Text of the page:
Nationally, Moscon, Indiana, Texas and Michigan have also been vandalized. Could you tell me more what you think may be behind the string of incidents?

3:30
Yeah, it’s it’s it’s difficult to say hates has existed in American society throughout our nation’s history. It just manifests itself in different ways. During the Trump era, we obviously saw a great deal of increase in anti Islam sentiment that was being espoused from the White House and in on many different levels in society. But even in the aftermath of the Trump era, no matter who’s in office, this sort of xenophobia and anti-Muslim sentiment still exists. It just manifests itself in different ways. You have things that are brought to the forefront where global geopolitical issues may be politicized, like the Afghan evacuation with potential of Afghans coming to Washington State, for example, you see a lot of anti-refugee sentiment starting to bubble up in Western societies again. And then, hate hasn’t gone anywhere. Just because the person in office may have changed on a presidential level doesn’t necessarily mean that the people who who have espouse this hate and xenophobia throughout the years have, you know, just retreated. So I think we have to, as communities of color and marginalized communities always be cognizant of these facts and we can’t let our guard down regardless of of who may be in office during a certain time. You know, things like the Christchurch New Zealand Shooting a few years ago where over 50 Muslims were killed in their house of worship where it was a wake up call for many people. You have, you know, the shooting in Charleston, South Carolina, we’re Dylann Roof walked into a Black church. You have the Oak Creek Wisconsin, shooting at a Sikh temple and the Quebec City shooting a few years ago in Canada as well. So these types of attacks, you know, escalating violence, and arsons, and even mass shootings are something that are still a very real threat from a public safety perspective. Our communities need to understand that we need to keep our community safe.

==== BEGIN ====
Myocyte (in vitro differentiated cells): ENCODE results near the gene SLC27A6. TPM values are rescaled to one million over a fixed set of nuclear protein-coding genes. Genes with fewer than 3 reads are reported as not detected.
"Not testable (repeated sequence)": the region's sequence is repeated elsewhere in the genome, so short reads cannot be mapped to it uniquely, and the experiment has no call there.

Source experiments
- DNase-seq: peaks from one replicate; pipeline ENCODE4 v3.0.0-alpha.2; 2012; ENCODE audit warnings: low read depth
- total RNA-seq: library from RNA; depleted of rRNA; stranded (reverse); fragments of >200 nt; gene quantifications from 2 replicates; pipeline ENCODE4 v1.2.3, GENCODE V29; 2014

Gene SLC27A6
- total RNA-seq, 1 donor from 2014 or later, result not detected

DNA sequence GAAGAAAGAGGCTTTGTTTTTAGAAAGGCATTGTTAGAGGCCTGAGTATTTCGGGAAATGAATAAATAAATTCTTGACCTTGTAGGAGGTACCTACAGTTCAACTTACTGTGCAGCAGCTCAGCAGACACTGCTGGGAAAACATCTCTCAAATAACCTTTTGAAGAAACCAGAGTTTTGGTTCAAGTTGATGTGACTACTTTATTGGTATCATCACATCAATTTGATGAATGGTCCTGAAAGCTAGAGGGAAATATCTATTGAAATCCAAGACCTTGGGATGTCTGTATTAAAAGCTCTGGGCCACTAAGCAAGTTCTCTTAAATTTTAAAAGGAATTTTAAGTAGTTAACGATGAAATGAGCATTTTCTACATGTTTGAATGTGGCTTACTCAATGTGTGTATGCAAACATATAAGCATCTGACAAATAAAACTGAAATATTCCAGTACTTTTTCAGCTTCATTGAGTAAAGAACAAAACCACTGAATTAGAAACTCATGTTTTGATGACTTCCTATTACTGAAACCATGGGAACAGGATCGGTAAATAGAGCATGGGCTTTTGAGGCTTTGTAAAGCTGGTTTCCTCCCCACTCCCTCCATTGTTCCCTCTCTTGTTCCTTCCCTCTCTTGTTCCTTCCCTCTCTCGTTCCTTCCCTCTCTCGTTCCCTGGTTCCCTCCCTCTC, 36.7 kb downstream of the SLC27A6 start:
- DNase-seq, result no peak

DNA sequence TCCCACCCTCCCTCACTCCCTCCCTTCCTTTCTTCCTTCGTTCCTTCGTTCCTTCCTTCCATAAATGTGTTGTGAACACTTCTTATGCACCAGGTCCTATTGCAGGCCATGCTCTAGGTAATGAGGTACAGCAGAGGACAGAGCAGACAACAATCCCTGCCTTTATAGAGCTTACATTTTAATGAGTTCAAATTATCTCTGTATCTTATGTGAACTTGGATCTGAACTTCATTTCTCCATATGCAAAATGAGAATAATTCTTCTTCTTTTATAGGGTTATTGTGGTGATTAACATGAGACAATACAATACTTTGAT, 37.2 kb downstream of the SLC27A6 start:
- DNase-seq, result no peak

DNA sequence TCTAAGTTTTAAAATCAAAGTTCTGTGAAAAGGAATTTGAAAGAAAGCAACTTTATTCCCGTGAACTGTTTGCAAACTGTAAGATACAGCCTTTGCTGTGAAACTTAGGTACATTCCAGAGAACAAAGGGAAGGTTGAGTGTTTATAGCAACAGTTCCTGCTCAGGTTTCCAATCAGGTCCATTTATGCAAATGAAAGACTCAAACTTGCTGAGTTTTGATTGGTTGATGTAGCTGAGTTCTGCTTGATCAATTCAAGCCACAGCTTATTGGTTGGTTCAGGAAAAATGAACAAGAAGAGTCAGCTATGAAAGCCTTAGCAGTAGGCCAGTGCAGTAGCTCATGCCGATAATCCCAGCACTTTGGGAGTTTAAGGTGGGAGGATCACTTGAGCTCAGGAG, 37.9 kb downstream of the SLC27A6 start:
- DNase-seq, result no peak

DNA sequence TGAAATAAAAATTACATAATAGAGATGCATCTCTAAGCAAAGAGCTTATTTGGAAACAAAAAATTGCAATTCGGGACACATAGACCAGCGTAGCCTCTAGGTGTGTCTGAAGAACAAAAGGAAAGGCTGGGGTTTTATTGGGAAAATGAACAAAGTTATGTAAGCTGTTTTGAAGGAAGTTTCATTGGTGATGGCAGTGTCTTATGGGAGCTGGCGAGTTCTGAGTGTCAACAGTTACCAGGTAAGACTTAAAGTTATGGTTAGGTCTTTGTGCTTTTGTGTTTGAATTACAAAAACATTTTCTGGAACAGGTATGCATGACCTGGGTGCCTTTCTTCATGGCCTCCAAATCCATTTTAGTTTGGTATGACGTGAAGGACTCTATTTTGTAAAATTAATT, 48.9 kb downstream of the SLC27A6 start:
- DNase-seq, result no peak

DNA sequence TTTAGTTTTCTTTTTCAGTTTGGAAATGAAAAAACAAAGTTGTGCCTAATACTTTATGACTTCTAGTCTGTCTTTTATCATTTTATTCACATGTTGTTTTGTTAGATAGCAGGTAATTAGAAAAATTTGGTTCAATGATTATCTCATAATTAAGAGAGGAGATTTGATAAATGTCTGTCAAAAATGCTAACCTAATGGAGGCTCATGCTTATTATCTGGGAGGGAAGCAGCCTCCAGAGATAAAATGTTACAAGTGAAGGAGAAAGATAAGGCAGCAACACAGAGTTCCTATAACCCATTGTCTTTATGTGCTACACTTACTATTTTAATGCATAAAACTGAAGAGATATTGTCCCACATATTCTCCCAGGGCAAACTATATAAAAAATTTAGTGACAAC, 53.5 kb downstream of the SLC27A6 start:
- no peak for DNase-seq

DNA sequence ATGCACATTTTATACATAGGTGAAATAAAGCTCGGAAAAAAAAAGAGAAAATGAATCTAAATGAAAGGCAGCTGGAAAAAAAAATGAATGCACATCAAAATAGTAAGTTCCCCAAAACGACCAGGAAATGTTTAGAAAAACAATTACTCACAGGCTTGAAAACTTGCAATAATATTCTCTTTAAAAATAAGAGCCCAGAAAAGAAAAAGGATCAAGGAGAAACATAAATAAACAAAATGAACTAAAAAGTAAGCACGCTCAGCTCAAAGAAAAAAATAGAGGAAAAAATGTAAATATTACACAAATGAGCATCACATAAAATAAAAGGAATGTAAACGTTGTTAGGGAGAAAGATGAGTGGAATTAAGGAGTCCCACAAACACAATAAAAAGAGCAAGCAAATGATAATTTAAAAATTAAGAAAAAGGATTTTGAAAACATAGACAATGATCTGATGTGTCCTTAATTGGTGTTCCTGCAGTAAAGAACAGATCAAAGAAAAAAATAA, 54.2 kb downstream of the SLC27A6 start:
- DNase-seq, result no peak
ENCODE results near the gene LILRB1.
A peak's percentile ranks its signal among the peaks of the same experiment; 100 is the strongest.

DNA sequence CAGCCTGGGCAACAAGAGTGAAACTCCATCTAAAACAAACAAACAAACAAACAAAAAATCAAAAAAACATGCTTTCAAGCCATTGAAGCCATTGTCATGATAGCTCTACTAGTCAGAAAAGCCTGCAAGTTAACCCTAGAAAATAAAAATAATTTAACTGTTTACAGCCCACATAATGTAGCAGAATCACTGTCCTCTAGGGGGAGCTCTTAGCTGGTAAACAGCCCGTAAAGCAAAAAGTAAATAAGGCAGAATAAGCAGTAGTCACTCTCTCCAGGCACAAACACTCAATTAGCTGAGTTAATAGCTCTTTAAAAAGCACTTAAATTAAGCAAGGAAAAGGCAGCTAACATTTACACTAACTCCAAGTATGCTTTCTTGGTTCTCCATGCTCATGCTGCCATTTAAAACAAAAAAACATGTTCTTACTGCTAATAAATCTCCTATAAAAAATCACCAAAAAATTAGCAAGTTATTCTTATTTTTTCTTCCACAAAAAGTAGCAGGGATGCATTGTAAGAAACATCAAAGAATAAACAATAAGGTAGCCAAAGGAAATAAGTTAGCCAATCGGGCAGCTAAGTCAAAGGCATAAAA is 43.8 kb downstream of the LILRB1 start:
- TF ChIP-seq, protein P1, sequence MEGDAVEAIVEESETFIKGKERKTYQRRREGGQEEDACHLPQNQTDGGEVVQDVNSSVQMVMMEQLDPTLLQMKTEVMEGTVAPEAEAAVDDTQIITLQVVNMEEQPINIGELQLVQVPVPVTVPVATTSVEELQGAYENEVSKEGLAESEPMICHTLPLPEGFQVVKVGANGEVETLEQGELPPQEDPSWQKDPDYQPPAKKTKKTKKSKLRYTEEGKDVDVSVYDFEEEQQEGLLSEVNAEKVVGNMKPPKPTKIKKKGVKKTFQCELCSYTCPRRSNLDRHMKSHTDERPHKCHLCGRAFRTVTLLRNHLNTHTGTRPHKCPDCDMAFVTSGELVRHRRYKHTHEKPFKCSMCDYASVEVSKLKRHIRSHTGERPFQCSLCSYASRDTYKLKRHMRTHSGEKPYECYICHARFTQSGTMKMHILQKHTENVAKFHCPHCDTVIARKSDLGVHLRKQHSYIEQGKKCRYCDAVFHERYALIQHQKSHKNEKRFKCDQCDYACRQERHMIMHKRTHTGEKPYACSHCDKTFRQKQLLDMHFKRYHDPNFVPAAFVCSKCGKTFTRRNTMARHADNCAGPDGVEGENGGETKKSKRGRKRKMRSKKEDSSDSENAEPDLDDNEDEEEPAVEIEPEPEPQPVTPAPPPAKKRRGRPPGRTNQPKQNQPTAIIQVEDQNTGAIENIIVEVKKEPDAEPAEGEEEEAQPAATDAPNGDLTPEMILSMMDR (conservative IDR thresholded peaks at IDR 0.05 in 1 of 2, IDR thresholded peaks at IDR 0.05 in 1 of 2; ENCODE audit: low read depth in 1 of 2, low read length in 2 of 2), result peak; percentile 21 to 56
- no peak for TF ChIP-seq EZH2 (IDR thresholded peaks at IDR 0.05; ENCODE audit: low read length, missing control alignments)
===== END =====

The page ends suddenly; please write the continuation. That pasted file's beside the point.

5:39
That was CAIR Washington Executive Director, Imraan Siddiqi. Speaking with KBCS’s Fadumo Ali. CAIR Washington is working with local mosques and community members to increase and broaden security protections.

5:54